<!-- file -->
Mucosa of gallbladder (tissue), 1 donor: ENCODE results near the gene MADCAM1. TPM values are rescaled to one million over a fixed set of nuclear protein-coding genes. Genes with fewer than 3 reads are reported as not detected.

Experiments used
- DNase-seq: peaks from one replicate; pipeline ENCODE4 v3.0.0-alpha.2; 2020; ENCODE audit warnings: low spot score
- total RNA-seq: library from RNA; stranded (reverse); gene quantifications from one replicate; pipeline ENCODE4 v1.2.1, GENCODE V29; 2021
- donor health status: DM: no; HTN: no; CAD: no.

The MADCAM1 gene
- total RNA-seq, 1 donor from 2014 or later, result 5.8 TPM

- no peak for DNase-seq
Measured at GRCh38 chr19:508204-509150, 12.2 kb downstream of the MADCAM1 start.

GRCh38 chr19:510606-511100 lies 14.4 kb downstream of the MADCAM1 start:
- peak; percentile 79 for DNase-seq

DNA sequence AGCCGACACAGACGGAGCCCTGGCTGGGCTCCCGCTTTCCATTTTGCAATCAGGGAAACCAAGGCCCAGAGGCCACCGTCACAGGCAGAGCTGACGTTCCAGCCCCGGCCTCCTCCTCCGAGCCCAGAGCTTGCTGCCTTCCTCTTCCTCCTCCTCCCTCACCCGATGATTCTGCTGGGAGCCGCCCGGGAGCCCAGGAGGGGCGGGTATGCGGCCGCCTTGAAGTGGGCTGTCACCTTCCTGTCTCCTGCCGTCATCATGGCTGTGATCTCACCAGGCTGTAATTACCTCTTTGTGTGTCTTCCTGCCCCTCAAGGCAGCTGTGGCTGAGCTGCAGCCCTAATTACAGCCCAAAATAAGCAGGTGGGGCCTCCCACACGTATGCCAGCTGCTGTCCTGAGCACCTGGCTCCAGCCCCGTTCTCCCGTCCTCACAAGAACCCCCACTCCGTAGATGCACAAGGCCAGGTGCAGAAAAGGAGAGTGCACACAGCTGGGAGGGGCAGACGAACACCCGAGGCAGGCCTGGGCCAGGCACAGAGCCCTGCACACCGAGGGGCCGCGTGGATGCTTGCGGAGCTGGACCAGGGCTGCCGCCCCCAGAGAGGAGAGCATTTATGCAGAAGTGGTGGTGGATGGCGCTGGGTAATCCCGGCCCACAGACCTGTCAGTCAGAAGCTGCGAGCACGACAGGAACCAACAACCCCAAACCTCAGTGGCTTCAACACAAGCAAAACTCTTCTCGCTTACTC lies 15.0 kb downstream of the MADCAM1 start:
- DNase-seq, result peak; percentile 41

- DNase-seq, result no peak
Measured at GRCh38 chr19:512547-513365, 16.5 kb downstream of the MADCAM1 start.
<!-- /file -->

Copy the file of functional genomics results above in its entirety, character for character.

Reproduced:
Mucosa of gallbladder (tissue), 1 donor: ENCODE results near the gene MADCAM1. TPM values are rescaled to one million over a fixed set of nuclear protein-coding genes. Genes with fewer than 3 reads are reported as not detected.

Experiments used
- DNase-seq: peaks from one replicate; pipeline ENCODE4 v3.0.0-alpha.2; 2020; ENCODE audit warnings: low spot score
- total RNA-seq: library from RNA; stranded (reverse); gene quantifications from one replicate; pipeline ENCODE4 v1.2.1, GENCODE V29; 2021
- donor health status: DM: no; HTN: no; CAD: no.

The MADCAM1 gene
- total RNA-seq, 1 donor from 2014 or later, result 5.8 TPM

- no peak for DNase-seq
Measured at GRCh38 chr19:508204-509150, 12.2 kb downstream of the MADCAM1 start.

GRCh38 chr19:510606-511100 lies 14.4 kb downstream of the MADCAM1 start:
- peak; percentile 79 for DNase-seq

DNA sequence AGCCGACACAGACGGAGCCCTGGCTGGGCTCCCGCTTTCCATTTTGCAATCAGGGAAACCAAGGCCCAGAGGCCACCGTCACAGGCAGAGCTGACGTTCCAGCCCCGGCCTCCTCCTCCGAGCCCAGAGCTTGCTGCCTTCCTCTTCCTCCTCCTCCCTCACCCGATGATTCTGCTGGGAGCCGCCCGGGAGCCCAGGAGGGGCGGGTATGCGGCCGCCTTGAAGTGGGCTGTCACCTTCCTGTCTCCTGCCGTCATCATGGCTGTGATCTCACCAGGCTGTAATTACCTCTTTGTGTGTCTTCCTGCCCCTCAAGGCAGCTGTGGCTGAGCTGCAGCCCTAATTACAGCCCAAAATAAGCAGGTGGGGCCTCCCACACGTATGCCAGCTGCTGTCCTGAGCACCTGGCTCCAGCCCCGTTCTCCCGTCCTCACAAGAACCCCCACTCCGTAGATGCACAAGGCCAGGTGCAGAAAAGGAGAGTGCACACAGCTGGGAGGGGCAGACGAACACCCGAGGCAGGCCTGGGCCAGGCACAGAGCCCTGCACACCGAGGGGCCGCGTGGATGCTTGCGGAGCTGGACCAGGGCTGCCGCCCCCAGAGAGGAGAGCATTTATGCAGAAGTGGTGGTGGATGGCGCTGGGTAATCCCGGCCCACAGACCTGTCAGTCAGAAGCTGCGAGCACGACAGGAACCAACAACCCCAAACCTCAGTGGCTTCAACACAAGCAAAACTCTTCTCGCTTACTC lies 15.0 kb downstream of the MADCAM1 start:
- DNase-seq, result peak; percentile 41

- DNase-seq, result no peak
Measured at GRCh38 chr19:512547-513365, 16.5 kb downstream of the MADCAM1 start.